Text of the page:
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Archive for August, 2015

I’ve started a small collection of coaching books from yesteryear and continue to find really insightful bits of wisdom within them despite the game’s evolution over the years. Some of the big-picture, ethos statements – especially – have grabbed my attention, not only because of how well-worded they are, but because some are messages that we hear infrequently these days.

The latest comes from a little book – almost a pamphlet – I picked up at a used book store. It’s entitled Coaching Rugby Footballers: Some suggestions on the organization of coaching for young players (Extracted from the Manual of Rugby Union Football, Part Two).  Published by the English Rugby Football Union first in 1952 and later 1961, it kicks off Chapter 1 with this brilliant three-part objective of the game section:

General Principles of Coaching

The Object

1. The cardinal point for a coach to remember is that the game is played for the enjoyment of the players. The better each man plays, the more he will enjoy it, certainly; and the better the team plays, the more enjoyable for all of them. It is also undeniably pleasant to be on the winning side. But the game is played for fun, and nobody should be expected to play it in a state of anxiety, in the constant expectation of being criticized for errors he had no wish to make, of being told that he is “letting the side down” and so on.

2. Any coach on occasion will have to speak sternly – if he sees foul play, for instance, or a flagrant case of funking. But nine-tenths of his time should be spent in encouragement and in “showing how”. It is useless to say “Do hold your passes”; the player only wishes he could. If the coach can point out the reason why the player is dropping his passes, he will be able to be really helpful; otherwise is it usually as well to say nothing.

3. The object, then, is to promote the enjoyment of the players by bringing them to a pitch of skill at which they can play good football together, knowing what they are trying to do and how to do it. But it is not only this possibly distant goal that should be enjoyable; the intermediate stages ought to be so too. Practices and practice games can hardly be as exciting as matches, but they should never be boring.

There’s a lot of good stuff in those three paragraphs! The words that jump out for me are: enjoyment, fun, encouragement (vs “say nothing”!), together, exciting. Touching upon negative aspects of rugby that are still created to this day, I appreciate that they stress training should be free from anxiety, that a coach usually is better off saying nothing if the his (her) words cannot be helpful, and the pointlessness of criticising errors. On that last point, I think even little kids know when they’ve made a mistake. It’s always perplexed me why a coach or team mate would shout at someone for making a mistake – the player probably already feels a certain degree of embarrassment and/or lack of confidence, and anything but encouragement is sure to make him/her feel even lower!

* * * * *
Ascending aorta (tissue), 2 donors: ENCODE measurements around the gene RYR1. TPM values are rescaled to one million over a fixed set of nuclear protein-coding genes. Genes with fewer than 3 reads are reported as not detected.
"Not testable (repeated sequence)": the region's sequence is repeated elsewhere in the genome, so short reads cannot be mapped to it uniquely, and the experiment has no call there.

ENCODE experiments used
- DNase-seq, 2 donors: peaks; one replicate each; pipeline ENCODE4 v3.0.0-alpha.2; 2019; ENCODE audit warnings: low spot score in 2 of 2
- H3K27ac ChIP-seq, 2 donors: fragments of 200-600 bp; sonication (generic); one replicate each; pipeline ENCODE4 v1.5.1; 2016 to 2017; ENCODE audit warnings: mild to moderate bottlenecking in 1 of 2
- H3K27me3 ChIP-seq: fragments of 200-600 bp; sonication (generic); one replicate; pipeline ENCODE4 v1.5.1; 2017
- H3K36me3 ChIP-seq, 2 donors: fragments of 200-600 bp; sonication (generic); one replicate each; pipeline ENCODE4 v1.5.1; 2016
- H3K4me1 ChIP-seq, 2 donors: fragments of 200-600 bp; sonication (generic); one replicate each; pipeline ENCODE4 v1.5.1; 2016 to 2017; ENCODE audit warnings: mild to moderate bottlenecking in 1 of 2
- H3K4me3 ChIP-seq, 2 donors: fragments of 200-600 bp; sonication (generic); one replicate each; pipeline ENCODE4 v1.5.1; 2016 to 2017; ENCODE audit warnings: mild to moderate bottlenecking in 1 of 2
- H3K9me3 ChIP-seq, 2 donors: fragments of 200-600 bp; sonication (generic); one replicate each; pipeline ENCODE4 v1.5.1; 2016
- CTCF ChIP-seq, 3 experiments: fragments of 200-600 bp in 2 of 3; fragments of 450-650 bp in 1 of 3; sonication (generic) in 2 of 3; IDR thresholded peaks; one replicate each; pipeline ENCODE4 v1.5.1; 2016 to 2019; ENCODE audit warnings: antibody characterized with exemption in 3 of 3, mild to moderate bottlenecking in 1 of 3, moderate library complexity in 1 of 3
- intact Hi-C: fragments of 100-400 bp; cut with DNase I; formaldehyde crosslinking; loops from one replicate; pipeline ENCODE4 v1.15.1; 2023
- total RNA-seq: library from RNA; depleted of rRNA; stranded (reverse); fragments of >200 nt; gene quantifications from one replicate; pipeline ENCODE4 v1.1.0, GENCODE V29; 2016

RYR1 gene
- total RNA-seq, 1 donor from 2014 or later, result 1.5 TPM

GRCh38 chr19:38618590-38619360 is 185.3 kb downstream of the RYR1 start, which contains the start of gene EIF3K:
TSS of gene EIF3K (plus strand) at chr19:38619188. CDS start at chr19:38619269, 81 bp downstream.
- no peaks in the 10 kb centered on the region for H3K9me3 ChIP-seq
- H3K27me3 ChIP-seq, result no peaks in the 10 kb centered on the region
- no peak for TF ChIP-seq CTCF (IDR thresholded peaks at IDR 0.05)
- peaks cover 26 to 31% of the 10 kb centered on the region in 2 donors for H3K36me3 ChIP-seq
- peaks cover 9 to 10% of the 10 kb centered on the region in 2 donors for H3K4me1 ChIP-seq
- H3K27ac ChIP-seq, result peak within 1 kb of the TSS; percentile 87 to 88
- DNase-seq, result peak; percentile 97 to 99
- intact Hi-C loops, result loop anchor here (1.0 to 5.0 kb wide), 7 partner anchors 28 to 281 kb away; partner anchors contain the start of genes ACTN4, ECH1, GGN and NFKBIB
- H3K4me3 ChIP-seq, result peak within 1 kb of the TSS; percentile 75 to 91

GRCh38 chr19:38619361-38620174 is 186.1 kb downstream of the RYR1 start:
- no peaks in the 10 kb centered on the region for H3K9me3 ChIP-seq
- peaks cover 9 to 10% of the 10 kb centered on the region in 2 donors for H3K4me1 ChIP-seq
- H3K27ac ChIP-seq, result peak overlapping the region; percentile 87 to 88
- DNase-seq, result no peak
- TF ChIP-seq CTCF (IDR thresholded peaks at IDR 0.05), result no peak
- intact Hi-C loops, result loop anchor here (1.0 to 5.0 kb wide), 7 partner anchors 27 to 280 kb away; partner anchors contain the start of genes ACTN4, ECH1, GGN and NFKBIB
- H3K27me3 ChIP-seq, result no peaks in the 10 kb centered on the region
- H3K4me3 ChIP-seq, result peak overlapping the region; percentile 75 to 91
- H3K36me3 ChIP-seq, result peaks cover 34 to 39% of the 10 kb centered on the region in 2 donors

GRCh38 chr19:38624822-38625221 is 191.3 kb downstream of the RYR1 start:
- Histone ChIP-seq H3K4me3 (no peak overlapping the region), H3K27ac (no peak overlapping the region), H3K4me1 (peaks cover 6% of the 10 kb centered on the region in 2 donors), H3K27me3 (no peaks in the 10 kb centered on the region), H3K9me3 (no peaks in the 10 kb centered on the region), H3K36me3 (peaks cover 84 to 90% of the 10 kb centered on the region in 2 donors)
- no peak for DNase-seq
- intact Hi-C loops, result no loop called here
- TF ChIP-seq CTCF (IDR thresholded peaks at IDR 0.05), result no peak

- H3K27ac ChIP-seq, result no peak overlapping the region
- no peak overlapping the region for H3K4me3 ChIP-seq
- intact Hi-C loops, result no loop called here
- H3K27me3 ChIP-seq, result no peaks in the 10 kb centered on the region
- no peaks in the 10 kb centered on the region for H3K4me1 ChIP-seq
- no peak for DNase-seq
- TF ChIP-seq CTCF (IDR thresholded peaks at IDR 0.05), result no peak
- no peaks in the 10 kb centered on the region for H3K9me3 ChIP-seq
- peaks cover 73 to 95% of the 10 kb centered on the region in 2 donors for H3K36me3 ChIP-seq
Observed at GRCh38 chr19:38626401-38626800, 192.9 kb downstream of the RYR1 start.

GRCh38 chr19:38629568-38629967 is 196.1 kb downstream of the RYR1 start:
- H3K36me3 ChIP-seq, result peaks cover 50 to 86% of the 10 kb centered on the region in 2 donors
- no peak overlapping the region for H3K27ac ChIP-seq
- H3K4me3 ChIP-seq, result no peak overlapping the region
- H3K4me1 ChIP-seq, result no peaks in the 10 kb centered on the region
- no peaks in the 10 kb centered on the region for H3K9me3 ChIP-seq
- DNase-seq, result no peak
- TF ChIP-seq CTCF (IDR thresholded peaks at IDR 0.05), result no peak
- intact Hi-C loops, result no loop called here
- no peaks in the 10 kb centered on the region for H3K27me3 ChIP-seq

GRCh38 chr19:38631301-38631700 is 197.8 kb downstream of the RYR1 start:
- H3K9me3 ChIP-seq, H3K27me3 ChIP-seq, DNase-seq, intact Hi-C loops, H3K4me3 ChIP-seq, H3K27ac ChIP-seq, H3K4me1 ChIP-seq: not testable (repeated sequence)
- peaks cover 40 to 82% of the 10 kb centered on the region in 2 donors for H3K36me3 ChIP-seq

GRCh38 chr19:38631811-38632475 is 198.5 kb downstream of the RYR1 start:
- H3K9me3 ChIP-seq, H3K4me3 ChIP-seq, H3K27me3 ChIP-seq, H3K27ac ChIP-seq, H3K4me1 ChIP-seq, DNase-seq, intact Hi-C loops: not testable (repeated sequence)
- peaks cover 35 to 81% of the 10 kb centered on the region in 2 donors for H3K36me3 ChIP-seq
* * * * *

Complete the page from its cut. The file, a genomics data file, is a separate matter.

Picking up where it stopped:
The part that I love the most is at the beginning of the first paragraph, outlining a chain reaction of positivity and even an early model of athlete-centred coaching! Confident in abilities = happier player. X amount of players each feeling good about themselves and each other = a successful team. I think it’s important for all of us to keep this in perspective, and remember that ‘success’ doesn’t necessarily mean winning. We can only control what we have and how we go about improving upon it. What others have and what they do is out of our control, so how we measure ‘success’ must be relative – from where WE started to where WE finished, regardless of the outcome of games. Remember that, and you’ll have a happy team that enjoys their rugby. In the end, that’s all that matters.

… and if you missed it the first time, I dropped some other bits of wisdom from an old coaching book in this earlier post: https://conversationalrugby.wordpress.com/2013/12/22/wisdom-from-the-1970s/

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A very good tip for attacking players is that “the hips don’t lie” – if a player’s hips are facing a certain direction he/she is vulnerable on the opposite shoulder. Some people call that the ‘soft shoulder’ because it’s going to take that person more time to turn and defend someone on that side, and any contact they make is likely to be soft. Very often, if the attacking player times it right, that person won’t even get turned at all and the attacker will slip by or behind.